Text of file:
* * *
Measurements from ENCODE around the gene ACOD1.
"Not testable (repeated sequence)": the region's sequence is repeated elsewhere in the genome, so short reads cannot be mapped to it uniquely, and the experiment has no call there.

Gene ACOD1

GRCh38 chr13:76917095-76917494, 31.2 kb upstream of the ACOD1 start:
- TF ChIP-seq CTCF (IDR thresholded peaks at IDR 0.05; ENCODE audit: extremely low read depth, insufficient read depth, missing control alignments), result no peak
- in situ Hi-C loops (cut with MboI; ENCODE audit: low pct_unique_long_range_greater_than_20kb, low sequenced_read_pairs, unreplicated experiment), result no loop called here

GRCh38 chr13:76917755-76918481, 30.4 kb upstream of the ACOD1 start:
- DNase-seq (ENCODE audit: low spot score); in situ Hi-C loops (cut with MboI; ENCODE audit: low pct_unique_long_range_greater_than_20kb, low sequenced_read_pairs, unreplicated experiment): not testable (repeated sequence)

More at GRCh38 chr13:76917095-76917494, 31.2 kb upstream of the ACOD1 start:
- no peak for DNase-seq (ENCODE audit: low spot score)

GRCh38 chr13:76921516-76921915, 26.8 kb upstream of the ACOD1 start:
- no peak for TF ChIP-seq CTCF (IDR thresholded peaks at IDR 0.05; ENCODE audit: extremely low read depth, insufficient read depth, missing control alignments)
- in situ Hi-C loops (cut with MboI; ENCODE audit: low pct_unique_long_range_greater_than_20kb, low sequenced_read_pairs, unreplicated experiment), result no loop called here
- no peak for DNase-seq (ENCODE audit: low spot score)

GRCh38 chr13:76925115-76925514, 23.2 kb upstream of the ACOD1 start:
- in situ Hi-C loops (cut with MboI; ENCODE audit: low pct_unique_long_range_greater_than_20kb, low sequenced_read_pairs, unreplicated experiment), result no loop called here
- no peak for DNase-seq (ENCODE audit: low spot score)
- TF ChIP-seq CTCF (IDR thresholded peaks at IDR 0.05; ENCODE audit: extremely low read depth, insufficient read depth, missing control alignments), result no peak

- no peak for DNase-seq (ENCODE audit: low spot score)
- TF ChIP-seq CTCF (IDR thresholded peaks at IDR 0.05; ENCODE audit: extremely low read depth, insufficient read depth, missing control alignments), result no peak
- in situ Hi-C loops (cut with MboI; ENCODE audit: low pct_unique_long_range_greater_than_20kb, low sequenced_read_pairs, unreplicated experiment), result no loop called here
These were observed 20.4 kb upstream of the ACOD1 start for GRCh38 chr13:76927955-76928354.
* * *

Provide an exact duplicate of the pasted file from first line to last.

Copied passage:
Measurements from ENCODE around the gene ACOD1.
"Not testable (repeated sequence)": the region's sequence is repeated elsewhere in the genome, so short reads cannot be mapped to it uniquely, and the experiment has no call there.

Gene ACOD1

GRCh38 chr13:76917095-76917494, 31.2 kb upstream of the ACOD1 start:
- TF ChIP-seq CTCF (IDR thresholded peaks at IDR 0.05; ENCODE audit: extremely low read depth, insufficient read depth, missing control alignments), result no peak
- in situ Hi-C loops (cut with MboI; ENCODE audit: low pct_unique_long_range_greater_than_20kb, low sequenced_read_pairs, unreplicated experiment), result no loop called here

GRCh38 chr13:76917755-76918481, 30.4 kb upstream of the ACOD1 start:
- DNase-seq (ENCODE audit: low spot score); in situ Hi-C loops (cut with MboI; ENCODE audit: low pct_unique_long_range_greater_than_20kb, low sequenced_read_pairs, unreplicated experiment): not testable (repeated sequence)

More at GRCh38 chr13:76917095-76917494, 31.2 kb upstream of the ACOD1 start:
- no peak for DNase-seq (ENCODE audit: low spot score)

GRCh38 chr13:76921516-76921915, 26.8 kb upstream of the ACOD1 start:
- no peak for TF ChIP-seq CTCF (IDR thresholded peaks at IDR 0.05; ENCODE audit: extremely low read depth, insufficient read depth, missing control alignments)
- in situ Hi-C loops (cut with MboI; ENCODE audit: low pct_unique_long_range_greater_than_20kb, low sequenced_read_pairs, unreplicated experiment), result no loop called here
- no peak for DNase-seq (ENCODE audit: low spot score)

GRCh38 chr13:76925115-76925514, 23.2 kb upstream of the ACOD1 start:
- in situ Hi-C loops (cut with MboI; ENCODE audit: low pct_unique_long_range_greater_than_20kb, low sequenced_read_pairs, unreplicated experiment), result no loop called here
- no peak for DNase-seq (ENCODE audit: low spot score)
- TF ChIP-seq CTCF (IDR thresholded peaks at IDR 0.05; ENCODE audit: extremely low read depth, insufficient read depth, missing control alignments), result no peak

- no peak for DNase-seq (ENCODE audit: low spot score)
- TF ChIP-seq CTCF (IDR thresholded peaks at IDR 0.05; ENCODE audit: extremely low read depth, insufficient read depth, missing control alignments), result no peak
- in situ Hi-C loops (cut with MboI; ENCODE audit: low pct_unique_long_range_greater_than_20kb, low sequenced_read_pairs, unreplicated experiment), result no loop called here
These were observed 20.4 kb upstream of the ACOD1 start for GRCh38 chr13:76927955-76928354.